Three Dragon Ante
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Three Dragon Ante is a new noncollectable card game that's the favorite pastime of adventurers and tavern-goers in every realm. Each player starts the game with 50 gold pieces and a hand of six cards. The game consists of a series of gambits, each of which is comprised of three or more rounds in which players bet on and play cards in order to win each round's stakes, and ultimately amass the largest hoard of gold.
It is important to note that this is not poker. There is very little in the way of bluffing or betting based on how others act. It is much more a stratagy game with a fair bit of luck tossed in. Not that there is anything wrong with that, but the name and the gambling nature of the game might make you think otherwise.
The big design error in the game is that some of the "suits" are really similar to each other in color. I mean really similar. This rarely caused too many problems after the first game, but it still caused confusion and makes me loath to introduce the game to family.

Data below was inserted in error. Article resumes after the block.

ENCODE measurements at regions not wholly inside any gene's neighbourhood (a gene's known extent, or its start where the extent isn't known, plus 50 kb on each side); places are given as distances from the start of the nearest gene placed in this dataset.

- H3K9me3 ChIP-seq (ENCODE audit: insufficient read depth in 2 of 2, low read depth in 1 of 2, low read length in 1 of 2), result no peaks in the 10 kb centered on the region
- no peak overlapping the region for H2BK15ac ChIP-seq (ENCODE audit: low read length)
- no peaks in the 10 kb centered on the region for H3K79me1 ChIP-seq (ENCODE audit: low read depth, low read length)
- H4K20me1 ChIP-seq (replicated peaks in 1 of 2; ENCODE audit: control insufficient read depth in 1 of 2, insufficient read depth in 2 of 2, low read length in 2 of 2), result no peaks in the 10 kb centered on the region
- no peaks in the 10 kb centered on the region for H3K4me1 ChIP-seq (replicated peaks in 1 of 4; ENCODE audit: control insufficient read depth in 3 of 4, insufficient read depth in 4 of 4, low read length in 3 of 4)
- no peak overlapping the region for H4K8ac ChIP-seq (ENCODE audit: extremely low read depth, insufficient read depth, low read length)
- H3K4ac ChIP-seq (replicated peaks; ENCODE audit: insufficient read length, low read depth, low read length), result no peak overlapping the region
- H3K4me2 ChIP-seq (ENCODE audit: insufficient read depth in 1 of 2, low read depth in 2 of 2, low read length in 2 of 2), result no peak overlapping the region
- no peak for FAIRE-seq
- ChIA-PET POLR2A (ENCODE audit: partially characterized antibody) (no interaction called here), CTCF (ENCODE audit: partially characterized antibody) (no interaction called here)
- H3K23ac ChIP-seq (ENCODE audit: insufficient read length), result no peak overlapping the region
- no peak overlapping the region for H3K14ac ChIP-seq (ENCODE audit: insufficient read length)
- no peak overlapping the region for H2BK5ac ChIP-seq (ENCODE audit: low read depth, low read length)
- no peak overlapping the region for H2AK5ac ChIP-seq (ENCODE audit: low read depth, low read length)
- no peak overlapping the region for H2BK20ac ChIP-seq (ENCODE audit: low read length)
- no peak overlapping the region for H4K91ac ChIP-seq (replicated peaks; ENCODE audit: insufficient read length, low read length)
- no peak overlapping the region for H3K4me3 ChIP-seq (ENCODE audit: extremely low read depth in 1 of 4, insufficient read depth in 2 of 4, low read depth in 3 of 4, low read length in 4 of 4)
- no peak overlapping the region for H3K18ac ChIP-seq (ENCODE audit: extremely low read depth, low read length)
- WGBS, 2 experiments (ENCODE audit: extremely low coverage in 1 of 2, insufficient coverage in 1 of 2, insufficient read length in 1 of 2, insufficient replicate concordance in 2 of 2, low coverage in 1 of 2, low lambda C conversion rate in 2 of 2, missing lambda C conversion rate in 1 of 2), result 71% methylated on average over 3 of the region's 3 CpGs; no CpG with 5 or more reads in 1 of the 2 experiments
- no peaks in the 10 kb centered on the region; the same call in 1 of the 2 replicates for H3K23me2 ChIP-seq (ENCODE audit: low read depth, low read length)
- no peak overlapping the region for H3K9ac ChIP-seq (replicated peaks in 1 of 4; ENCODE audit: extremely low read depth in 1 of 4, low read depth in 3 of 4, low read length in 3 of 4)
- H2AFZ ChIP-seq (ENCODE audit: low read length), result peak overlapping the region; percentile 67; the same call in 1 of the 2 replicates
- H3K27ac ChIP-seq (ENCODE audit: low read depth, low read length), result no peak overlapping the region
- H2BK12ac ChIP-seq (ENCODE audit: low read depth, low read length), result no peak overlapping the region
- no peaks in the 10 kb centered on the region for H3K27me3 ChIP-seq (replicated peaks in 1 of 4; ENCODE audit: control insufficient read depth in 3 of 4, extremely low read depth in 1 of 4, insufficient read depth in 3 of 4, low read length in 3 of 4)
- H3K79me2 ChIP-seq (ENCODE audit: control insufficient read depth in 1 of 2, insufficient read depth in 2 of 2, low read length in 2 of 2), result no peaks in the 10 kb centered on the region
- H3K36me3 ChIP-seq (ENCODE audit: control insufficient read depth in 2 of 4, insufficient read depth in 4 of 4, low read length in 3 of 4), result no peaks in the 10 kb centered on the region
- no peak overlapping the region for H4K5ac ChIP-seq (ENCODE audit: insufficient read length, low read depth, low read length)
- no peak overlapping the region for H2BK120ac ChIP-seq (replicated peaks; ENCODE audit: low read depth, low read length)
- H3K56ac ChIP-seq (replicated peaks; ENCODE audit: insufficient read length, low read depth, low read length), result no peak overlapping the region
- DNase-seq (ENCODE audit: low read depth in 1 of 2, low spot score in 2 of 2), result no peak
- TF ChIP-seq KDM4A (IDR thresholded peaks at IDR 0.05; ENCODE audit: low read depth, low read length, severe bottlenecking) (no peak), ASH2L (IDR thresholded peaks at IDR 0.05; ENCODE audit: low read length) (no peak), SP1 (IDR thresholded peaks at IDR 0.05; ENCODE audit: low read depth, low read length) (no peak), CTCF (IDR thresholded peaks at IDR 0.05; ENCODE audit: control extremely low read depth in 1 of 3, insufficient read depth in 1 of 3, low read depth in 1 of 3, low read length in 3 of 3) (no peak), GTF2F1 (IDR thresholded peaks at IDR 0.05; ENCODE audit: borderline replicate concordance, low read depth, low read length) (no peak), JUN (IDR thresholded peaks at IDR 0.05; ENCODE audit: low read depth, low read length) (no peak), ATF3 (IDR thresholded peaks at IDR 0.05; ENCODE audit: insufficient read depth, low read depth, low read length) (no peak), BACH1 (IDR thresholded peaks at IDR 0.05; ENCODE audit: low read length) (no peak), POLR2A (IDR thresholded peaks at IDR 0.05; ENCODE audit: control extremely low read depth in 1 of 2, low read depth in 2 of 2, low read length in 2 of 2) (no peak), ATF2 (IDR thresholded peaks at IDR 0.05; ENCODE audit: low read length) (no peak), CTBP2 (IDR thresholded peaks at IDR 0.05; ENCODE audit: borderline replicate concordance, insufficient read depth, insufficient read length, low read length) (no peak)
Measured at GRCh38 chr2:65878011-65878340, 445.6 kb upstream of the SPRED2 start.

The only real drawback to this game, is the instructions. While they are well written, they are very jargon-heavy in order to keep this game realistic to the content. Once you get past that, it's easy to pick up. There's even a section in the back of the manual describing further vernacular phrases, like "Playing like a dwarf" indicating that a player would rather give up cards than gold when the choice is given. But on your first read-through it's a little overwhelming.
A simple game that can last all night or just a few gambits, it's a good warm up for a night of gaming, or while waiting for people to arrive. Chips or counters of some sort are an absolute necessity, as gambling is an integral part of this game. I suggest using 3 colors (value = 10g, 5g, and 1g) of the glass counter stones to keep the game in the DnD world. The cards are well produced, and quite nice, sporting some decent art (what you might expect for a tavern game). They are a heavy stock and of a larger nature than a regular playing card size. More akin to the physical size of a Tarot card. For further DnD fun, there's rules for playing the game in character, and utalizing your Skills to affect the game.